How it all started ...
In the early days of Windows 95 and 98 it became obvious that the layout of the Windows OS platform was configured for the purposes of support; support techs, whether Microsoft or OEM, could use a script of questions, with solutions for those answered questions also scripted. Everyone's Windows installation had every component located in the same file paths, so telling a user where to go and what to do to fix a problem was the same for everyone. This reduced the time and associated costs for support.
Hardware at the time was advancing rapidly, but Microsoft was not necessarily reconfiguring Windows to take full advantage of improving hardware. The primary focus of the Windows configuration was still targeted toward efficiency of support. Motherboards were available with two EIDE connectors, each capable of supporting two HDD's for a total of four HDD's, communicating via 80-conductor ribbon cables through UDMA. The hardware could send/receive data from more than one HDD at a time.
To log into Windows required reading data from three folders, \Windows, \Users and \Program Files. Could the process be speeded up by putting those three folders on separate HDD's? Yes, indeed, and noticably faster. Not only was login faster, programs loaded faster, and copying files between HDD's was faster. I have never looked back, primarily because I no longer needed Microsoft's support; my support came from drive imaging.
My #1 suggestion, my top recommendation for success as a Windows user, is to commit to an established regimen of regular drive imaging.
My daily driver desktop is dual boot. The A side is carved up similarly as described in Partitioning Options, but using Microsoft supported techniques for moving User folders and Program Files/(x86) folders. The B side is carved up using the methods in Tame 10.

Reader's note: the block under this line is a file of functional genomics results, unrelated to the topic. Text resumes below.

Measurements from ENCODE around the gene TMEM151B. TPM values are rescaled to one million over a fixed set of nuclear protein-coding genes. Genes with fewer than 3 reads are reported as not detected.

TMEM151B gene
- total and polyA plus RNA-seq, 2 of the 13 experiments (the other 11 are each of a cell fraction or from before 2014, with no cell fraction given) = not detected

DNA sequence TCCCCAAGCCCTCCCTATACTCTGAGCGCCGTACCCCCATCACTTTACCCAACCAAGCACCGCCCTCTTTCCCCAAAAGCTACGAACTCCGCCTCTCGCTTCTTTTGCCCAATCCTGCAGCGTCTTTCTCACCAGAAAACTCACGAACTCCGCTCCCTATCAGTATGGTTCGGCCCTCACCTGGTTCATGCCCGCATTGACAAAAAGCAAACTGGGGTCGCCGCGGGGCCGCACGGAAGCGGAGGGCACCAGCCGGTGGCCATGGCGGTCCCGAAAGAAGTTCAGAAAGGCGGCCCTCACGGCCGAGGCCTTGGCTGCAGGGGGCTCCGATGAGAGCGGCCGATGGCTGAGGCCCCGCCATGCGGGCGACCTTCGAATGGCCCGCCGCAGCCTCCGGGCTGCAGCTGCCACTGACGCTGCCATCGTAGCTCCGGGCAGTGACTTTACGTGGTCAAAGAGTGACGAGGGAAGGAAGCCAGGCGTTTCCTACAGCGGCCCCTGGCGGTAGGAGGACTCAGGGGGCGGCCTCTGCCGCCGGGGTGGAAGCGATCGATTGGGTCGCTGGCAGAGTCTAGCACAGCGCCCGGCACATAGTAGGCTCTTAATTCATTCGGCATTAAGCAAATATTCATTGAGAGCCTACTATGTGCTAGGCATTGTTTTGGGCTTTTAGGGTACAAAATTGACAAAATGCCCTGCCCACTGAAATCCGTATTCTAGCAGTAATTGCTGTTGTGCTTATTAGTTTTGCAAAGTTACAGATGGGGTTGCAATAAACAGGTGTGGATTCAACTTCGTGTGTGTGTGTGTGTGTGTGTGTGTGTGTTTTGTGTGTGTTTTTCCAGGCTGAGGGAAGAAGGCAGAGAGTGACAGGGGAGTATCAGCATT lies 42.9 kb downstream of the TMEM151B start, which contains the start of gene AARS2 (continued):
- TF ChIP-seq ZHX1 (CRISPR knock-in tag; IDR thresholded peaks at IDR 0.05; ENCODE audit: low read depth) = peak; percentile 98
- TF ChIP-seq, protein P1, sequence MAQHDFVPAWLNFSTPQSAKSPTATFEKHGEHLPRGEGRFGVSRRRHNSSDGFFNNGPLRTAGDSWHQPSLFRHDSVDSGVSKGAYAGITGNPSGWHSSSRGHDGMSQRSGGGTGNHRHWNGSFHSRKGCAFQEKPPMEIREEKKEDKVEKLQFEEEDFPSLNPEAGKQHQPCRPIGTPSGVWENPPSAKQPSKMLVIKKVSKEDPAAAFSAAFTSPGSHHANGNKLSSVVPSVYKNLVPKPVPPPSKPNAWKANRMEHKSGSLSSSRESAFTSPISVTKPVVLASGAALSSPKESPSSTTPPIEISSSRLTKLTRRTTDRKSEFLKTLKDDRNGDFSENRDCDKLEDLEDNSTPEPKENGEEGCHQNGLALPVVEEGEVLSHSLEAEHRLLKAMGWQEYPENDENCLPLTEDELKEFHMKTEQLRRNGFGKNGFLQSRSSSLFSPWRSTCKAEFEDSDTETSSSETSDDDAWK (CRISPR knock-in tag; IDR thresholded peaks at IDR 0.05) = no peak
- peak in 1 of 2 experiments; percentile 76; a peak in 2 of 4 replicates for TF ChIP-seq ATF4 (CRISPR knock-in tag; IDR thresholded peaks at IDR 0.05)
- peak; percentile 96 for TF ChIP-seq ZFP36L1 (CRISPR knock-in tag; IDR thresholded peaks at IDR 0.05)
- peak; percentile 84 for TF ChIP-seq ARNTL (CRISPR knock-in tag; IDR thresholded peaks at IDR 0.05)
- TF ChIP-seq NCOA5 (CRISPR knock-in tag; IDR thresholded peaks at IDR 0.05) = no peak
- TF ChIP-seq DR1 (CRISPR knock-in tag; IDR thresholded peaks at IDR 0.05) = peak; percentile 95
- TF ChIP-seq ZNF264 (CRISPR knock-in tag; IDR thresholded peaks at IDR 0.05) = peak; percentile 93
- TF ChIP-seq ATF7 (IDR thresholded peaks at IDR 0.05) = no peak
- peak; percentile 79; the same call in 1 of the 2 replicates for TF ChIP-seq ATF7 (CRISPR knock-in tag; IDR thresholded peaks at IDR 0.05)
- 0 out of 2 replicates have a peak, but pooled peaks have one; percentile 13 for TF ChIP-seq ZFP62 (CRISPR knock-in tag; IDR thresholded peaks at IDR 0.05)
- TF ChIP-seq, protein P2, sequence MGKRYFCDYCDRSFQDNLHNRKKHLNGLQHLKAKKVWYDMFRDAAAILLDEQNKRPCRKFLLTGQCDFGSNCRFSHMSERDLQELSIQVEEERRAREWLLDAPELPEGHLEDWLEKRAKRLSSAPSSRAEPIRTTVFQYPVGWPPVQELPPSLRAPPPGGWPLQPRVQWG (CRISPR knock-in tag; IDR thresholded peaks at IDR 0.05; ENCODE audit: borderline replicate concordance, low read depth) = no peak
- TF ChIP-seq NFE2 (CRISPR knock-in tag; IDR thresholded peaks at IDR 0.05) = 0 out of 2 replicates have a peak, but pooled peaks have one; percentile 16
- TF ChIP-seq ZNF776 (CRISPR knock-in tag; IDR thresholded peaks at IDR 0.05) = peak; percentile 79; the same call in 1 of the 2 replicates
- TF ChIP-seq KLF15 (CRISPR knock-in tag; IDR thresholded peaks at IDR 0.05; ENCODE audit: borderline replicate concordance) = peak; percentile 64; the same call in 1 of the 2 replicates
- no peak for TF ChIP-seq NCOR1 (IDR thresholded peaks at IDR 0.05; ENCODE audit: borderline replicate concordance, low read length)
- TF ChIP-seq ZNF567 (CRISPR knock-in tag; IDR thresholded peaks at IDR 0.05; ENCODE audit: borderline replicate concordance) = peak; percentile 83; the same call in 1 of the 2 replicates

The advanced techniques are geared toward separating Windows into manageable portions that become simpler to backup and restore using drive images, easier to customize and repair, resulting in increased stability, improved efficiency, and reduced vulnerability to data loss. This can be accomplished in Windows XP, Windows 7, 8, 8.1 and Windows 10 but the techniques are quite different.
The tools I use are fairly simple, many are already included in Windows, and those that aren't are either free, shareware, or very low cost. They are also quite powerful, and should be used with care. I highly recommend a full system drive image before you start modifying your system.
The same caution applies (a full system image) if you are having malware issues, and are attempting repairs. If somtheing goes awry, it's nice to be able to start over at the last place you had success. Also, if you're working on malware issues, it is a good idea to make a drive image at each stage of significant improvement, so that you don't have to start all over again if something goes south on you in the later stages.